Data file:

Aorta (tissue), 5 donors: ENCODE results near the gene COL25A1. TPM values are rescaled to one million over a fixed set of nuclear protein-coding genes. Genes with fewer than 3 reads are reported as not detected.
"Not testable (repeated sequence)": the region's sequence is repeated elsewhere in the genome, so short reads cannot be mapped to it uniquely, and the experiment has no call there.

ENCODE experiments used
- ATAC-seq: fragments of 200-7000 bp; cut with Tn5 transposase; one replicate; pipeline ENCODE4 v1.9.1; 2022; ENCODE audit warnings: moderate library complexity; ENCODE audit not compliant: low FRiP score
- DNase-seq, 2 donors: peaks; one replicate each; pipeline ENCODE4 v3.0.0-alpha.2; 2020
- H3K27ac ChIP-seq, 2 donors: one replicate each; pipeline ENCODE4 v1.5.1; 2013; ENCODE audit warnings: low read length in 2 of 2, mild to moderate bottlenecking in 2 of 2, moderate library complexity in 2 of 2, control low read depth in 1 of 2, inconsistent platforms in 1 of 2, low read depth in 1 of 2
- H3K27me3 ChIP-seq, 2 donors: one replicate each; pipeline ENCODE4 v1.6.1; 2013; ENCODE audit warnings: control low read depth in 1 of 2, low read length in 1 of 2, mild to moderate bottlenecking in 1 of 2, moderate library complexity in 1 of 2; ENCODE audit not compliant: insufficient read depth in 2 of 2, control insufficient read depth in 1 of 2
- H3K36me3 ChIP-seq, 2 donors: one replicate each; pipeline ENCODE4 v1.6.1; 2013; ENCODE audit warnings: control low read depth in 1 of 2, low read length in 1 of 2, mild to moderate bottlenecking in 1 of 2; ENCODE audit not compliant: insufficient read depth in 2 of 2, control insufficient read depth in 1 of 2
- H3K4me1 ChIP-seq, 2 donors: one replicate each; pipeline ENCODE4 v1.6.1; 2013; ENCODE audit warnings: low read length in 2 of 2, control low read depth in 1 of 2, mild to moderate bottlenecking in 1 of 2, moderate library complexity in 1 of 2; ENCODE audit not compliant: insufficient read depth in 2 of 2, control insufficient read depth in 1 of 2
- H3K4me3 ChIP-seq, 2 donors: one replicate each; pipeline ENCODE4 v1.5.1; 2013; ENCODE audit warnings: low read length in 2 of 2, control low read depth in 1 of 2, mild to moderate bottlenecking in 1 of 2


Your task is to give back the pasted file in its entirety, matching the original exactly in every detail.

Aorta (tissue), 5 donors: ENCODE results near the gene COL25A1. TPM values are rescaled to one million over a fixed set of nuclear protein-coding genes. Genes with fewer than 3 reads are reported as not detected.
"Not testable (repeated sequence)": the region's sequence is repeated elsewhere in the genome, so short reads cannot be mapped to it uniquely, and the experiment has no call there.

ENCODE experiments used
- ATAC-seq: fragments of 200-7000 bp; cut with Tn5 transposase; one replicate; pipeline ENCODE4 v1.9.1; 2022; ENCODE audit warnings: moderate library complexity; ENCODE audit not compliant: low FRiP score
- DNase-seq, 2 donors: peaks; one replicate each; pipeline ENCODE4 v3.0.0-alpha.2; 2020
- H3K27ac ChIP-seq, 2 donors: one replicate each; pipeline ENCODE4 v1.5.1; 2013; ENCODE audit warnings: low read length in 2 of 2, mild to moderate bottlenecking in 2 of 2, moderate library complexity in 2 of 2, control low read depth in 1 of 2, inconsistent platforms in 1 of 2, low read depth in 1 of 2
- H3K27me3 ChIP-seq, 2 donors: one replicate each; pipeline ENCODE4 v1.6.1; 2013; ENCODE audit warnings: control low read depth in 1 of 2, low read length in 1 of 2, mild to moderate bottlenecking in 1 of 2, moderate library complexity in 1 of 2; ENCODE audit not compliant: insufficient read depth in 2 of 2, control insufficient read depth in 1 of 2
- H3K36me3 ChIP-seq, 2 donors: one replicate each; pipeline ENCODE4 v1.6.1; 2013; ENCODE audit warnings: control low read depth in 1 of 2, low read length in 1 of 2, mild to moderate bottlenecking in 1 of 2; ENCODE audit not compliant: insufficient read depth in 2 of 2, control insufficient read depth in 1 of 2
- H3K4me1 ChIP-seq, 2 donors: one replicate each; pipeline ENCODE4 v1.6.1; 2013; ENCODE audit warnings: low read length in 2 of 2, control low read depth in 1 of 2, mild to moderate bottlenecking in 1 of 2, moderate library complexity in 1 of 2; ENCODE audit not compliant: insufficient read depth in 2 of 2, control insufficient read depth in 1 of 2
- H3K4me3 ChIP-seq, 2 donors: one replicate each; pipeline ENCODE4 v1.5.1; 2013; ENCODE audit warnings: low read length in 2 of 2, control low read depth in 1 of 2, mild to moderate bottlenecking in 1 of 2